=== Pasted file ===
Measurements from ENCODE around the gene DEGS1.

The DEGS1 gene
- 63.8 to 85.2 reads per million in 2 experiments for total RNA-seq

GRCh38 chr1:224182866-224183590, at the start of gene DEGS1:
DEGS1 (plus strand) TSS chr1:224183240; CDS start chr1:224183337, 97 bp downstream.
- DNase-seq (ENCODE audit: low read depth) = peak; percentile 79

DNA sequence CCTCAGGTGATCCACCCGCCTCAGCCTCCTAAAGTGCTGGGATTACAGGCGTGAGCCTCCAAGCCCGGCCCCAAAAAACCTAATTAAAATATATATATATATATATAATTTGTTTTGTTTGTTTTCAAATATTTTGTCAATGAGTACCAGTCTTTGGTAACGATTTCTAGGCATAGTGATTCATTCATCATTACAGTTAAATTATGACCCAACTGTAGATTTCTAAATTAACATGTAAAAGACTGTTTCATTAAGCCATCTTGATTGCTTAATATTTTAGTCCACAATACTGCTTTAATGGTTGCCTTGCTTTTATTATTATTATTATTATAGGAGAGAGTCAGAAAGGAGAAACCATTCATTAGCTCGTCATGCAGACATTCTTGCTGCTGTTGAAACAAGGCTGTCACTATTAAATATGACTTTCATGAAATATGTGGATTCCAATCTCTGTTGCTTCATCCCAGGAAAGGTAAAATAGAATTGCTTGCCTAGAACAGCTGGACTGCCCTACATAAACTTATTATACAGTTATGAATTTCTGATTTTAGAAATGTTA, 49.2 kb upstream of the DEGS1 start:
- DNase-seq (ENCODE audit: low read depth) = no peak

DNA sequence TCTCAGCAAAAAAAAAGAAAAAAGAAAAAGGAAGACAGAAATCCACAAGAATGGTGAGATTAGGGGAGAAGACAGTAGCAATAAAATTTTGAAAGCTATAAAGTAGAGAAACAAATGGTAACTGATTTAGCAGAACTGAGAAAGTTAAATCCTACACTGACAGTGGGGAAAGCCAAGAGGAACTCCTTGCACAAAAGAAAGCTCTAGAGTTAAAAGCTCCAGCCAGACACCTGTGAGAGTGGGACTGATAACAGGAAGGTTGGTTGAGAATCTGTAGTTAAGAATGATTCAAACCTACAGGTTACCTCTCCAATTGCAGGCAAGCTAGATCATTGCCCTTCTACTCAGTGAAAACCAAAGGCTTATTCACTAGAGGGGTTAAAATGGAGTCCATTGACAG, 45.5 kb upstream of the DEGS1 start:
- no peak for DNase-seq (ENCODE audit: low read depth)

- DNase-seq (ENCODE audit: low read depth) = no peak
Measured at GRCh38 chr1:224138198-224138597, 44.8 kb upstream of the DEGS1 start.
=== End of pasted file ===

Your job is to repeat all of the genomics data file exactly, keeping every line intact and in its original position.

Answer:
Measurements from ENCODE around the gene DEGS1.

The DEGS1 gene
- 63.8 to 85.2 reads per million in 2 experiments for total RNA-seq

GRCh38 chr1:224182866-224183590, at the start of gene DEGS1:
DEGS1 (plus strand) TSS chr1:224183240; CDS start chr1:224183337, 97 bp downstream.
- DNase-seq (ENCODE audit: low read depth) = peak; percentile 79

DNA sequence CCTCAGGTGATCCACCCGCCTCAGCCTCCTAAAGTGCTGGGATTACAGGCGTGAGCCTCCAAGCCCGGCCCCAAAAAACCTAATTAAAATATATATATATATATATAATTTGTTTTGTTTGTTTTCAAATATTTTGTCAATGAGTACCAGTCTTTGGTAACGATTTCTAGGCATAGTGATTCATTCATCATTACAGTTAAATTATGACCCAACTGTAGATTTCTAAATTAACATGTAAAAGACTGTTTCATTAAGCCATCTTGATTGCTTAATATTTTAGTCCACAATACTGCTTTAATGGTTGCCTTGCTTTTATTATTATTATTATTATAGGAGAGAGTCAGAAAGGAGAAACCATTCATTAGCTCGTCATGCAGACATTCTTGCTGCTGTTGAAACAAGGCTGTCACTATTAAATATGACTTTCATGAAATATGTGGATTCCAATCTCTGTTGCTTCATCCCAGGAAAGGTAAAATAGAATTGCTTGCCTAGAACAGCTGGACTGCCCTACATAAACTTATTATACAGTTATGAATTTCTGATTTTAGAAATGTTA, 49.2 kb upstream of the DEGS1 start:
- DNase-seq (ENCODE audit: low read depth) = no peak

DNA sequence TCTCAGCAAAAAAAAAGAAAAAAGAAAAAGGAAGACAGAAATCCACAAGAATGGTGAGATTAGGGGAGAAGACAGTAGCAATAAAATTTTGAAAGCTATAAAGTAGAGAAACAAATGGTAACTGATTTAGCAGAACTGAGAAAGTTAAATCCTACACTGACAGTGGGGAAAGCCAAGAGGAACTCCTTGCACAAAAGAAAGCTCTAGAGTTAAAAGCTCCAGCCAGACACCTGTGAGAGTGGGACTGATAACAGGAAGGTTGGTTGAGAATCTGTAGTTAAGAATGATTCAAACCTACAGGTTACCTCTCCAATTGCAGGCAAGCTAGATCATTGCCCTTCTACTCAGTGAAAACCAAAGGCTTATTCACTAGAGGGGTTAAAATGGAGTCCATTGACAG, 45.5 kb upstream of the DEGS1 start:
- no peak for DNase-seq (ENCODE audit: low read depth)

- DNase-seq (ENCODE audit: low read depth) = no peak
Measured at GRCh38 chr1:224138198-224138597, 44.8 kb upstream of the DEGS1 start.